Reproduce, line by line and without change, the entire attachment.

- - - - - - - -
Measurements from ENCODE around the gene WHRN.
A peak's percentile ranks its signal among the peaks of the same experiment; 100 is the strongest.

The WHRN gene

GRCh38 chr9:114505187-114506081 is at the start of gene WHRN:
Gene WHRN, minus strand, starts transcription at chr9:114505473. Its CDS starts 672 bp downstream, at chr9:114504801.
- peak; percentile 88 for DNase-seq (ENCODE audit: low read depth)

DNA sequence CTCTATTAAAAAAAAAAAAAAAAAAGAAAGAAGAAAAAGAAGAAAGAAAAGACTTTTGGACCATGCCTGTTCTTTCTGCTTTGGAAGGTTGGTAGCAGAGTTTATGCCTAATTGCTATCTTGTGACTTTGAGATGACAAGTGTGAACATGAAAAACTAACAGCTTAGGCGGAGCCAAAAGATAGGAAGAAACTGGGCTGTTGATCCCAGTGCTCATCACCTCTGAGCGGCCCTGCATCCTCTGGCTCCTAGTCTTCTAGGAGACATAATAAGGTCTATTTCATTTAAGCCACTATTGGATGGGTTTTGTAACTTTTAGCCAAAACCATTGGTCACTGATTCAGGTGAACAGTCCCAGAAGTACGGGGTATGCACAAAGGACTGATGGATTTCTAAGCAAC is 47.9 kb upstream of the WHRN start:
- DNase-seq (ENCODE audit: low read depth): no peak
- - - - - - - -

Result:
Measurements from ENCODE around the gene WHRN.
A peak's percentile ranks its signal among the peaks of the same experiment; 100 is the strongest.

The WHRN gene

GRCh38 chr9:114505187-114506081 is at the start of gene WHRN:
Gene WHRN, minus strand, starts transcription at chr9:114505473. Its CDS starts 672 bp downstream, at chr9:114504801.
- peak; percentile 88 for DNase-seq (ENCODE audit: low read depth)

DNA sequence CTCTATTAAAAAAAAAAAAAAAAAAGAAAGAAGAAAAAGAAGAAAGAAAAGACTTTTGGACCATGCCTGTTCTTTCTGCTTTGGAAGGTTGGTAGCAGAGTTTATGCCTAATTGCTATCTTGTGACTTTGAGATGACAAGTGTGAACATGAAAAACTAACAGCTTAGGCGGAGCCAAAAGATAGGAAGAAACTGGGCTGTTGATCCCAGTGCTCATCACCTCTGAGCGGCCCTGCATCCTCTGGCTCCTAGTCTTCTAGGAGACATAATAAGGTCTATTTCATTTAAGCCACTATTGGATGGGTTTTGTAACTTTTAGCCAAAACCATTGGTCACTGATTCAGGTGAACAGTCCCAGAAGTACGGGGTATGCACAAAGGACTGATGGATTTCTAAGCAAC is 47.9 kb upstream of the WHRN start:
- DNase-seq (ENCODE audit: low read depth): no peak